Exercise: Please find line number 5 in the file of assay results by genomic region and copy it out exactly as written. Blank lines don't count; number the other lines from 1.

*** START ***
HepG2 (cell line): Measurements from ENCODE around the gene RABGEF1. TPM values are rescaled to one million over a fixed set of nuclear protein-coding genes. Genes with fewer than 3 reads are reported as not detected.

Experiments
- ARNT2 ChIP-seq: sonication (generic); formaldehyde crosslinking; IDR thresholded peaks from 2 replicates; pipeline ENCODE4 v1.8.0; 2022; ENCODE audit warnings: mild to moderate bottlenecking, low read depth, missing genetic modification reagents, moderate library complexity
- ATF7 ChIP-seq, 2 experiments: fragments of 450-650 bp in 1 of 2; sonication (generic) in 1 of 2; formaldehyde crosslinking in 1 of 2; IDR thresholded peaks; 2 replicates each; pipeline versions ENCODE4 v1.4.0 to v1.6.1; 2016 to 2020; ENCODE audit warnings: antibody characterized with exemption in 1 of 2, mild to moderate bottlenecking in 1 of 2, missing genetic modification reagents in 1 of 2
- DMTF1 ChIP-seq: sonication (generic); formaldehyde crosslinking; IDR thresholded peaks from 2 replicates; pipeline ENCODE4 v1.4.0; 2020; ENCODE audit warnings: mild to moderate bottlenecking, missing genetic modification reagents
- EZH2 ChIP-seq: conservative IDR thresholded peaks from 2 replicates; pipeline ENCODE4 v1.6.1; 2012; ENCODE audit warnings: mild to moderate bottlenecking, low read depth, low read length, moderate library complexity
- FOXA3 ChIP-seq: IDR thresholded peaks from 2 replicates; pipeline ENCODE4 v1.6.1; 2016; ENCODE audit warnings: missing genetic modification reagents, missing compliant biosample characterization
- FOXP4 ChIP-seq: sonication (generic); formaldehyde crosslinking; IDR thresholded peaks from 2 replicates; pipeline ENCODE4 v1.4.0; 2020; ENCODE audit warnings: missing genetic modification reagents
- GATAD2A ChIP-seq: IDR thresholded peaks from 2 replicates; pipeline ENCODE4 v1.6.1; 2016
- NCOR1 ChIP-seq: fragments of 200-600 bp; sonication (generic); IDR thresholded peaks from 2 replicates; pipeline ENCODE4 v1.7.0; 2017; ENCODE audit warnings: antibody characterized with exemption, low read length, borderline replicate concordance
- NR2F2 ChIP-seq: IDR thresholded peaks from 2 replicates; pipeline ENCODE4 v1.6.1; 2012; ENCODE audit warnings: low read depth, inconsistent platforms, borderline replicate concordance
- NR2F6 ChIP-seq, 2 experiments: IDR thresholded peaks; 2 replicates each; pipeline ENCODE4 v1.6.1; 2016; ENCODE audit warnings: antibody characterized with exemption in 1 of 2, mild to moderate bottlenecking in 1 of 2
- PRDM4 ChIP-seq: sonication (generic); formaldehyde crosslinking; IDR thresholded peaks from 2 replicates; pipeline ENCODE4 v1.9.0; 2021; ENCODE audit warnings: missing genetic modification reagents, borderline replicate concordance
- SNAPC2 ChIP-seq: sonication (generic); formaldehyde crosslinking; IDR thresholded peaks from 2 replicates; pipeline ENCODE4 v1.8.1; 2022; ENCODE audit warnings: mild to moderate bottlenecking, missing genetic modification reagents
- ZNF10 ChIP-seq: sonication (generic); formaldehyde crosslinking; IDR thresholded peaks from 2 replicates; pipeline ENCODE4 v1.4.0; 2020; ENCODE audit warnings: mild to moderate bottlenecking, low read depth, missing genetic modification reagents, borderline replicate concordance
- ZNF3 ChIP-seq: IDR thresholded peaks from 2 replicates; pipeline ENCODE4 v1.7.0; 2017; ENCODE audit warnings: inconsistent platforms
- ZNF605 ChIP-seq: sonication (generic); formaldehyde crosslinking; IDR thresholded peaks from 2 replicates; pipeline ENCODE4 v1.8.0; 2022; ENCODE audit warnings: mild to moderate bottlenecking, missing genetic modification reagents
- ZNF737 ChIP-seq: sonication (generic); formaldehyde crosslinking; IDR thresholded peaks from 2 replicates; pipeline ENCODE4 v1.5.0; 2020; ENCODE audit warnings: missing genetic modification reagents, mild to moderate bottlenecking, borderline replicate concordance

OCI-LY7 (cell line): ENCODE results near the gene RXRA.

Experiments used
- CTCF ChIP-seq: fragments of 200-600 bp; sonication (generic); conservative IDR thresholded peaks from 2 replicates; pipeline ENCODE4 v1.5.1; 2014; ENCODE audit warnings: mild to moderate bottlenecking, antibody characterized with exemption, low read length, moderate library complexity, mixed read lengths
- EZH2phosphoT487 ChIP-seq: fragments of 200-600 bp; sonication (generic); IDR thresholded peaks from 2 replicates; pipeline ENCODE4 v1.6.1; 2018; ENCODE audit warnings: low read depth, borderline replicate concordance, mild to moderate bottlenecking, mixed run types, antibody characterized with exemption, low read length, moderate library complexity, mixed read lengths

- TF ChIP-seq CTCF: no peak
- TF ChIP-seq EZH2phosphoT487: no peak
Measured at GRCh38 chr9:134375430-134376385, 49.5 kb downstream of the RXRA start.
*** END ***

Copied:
- DMTF1 ChIP-seq: sonication (generic); formaldehyde crosslinking; IDR thresholded peaks from 2 replicates; pipeline ENCODE4 v1.4.0; 2020; ENCODE audit warnings: mild to moderate bottlenecking, missing genetic modification reagents